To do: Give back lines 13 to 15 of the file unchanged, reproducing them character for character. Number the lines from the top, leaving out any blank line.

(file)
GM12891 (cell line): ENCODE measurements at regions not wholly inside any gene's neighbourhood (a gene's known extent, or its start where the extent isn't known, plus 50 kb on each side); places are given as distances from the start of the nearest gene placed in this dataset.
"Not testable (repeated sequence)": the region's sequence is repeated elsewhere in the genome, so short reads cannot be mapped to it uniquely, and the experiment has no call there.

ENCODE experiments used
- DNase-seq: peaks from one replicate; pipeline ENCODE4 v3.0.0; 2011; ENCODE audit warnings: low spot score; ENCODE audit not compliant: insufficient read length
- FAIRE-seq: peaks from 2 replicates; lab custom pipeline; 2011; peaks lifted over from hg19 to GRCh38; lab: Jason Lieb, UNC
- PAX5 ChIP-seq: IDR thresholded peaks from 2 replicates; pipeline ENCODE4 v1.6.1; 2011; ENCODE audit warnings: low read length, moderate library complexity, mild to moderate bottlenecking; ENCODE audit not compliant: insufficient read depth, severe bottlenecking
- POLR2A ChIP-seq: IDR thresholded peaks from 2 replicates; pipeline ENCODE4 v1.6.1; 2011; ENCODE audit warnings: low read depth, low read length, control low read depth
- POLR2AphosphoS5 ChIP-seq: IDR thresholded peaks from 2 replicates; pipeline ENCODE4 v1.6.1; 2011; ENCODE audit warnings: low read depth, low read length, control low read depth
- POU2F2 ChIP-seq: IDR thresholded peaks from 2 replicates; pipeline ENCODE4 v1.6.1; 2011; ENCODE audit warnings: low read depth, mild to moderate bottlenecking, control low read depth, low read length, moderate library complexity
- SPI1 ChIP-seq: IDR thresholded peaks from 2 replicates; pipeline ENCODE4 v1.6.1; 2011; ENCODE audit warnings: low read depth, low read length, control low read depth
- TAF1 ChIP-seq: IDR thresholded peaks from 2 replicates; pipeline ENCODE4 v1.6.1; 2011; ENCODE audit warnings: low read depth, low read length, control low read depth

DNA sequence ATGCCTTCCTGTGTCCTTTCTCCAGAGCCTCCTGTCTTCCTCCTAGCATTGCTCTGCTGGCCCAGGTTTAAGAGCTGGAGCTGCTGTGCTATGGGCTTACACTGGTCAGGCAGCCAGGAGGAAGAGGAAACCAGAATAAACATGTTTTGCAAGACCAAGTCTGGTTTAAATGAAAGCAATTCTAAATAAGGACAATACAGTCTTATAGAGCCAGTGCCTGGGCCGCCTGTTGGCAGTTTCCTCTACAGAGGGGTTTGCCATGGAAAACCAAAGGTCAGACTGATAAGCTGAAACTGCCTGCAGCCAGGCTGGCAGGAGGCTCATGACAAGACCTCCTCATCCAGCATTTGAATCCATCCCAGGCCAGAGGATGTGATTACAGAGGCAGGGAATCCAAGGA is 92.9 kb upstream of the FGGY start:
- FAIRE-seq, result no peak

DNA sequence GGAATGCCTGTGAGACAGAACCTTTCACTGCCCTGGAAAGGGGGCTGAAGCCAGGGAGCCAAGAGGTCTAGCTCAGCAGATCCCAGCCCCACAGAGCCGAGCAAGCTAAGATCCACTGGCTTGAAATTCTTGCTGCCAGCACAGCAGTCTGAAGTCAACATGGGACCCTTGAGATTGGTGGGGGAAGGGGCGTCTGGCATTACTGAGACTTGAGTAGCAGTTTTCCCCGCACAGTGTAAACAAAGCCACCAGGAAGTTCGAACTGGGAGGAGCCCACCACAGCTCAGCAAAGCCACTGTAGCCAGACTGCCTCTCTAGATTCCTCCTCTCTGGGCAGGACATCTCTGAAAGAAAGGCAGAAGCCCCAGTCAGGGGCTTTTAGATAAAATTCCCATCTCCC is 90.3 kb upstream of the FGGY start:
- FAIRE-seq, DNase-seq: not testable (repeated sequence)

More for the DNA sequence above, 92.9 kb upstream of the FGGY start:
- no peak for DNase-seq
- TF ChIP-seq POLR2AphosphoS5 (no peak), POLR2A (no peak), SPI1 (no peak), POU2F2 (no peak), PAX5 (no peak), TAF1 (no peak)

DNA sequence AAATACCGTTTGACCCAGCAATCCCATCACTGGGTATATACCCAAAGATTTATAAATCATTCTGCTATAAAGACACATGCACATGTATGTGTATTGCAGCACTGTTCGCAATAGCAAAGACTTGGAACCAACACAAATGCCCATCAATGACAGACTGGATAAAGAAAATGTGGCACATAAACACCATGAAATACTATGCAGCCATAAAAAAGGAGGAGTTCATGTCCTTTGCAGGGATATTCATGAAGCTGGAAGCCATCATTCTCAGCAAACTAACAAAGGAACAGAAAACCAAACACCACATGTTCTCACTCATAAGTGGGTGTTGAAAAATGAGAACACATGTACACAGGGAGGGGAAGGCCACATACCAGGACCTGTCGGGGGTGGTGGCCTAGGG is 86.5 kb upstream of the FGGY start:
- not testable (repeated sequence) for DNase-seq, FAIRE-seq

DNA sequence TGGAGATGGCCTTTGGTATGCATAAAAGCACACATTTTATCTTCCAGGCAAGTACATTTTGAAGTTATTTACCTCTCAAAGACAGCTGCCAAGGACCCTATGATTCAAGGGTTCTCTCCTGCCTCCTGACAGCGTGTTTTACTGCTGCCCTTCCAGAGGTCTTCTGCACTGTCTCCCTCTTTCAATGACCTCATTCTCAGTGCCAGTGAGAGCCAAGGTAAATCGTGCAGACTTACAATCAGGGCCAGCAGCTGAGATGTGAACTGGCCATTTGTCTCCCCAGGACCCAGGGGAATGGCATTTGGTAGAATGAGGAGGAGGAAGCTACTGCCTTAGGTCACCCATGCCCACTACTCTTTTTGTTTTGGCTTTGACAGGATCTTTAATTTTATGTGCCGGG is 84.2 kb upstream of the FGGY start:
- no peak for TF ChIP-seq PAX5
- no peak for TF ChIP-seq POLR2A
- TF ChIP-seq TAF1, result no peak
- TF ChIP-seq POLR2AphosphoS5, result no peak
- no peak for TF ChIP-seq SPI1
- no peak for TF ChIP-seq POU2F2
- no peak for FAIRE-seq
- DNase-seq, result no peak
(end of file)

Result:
- FAIRE-seq, result no peak

DNA sequence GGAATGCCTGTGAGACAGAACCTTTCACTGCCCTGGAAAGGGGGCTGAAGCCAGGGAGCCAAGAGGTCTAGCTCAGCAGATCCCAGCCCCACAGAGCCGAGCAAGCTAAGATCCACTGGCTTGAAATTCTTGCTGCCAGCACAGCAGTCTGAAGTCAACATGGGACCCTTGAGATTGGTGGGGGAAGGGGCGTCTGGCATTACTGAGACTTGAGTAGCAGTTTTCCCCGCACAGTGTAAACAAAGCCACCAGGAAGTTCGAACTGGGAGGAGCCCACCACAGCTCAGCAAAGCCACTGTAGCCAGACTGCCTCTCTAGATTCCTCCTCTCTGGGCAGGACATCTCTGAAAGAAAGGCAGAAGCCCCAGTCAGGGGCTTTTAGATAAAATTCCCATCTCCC is 90.3 kb upstream of the FGGY start:
- FAIRE-seq, DNase-seq: not testable (repeated sequence)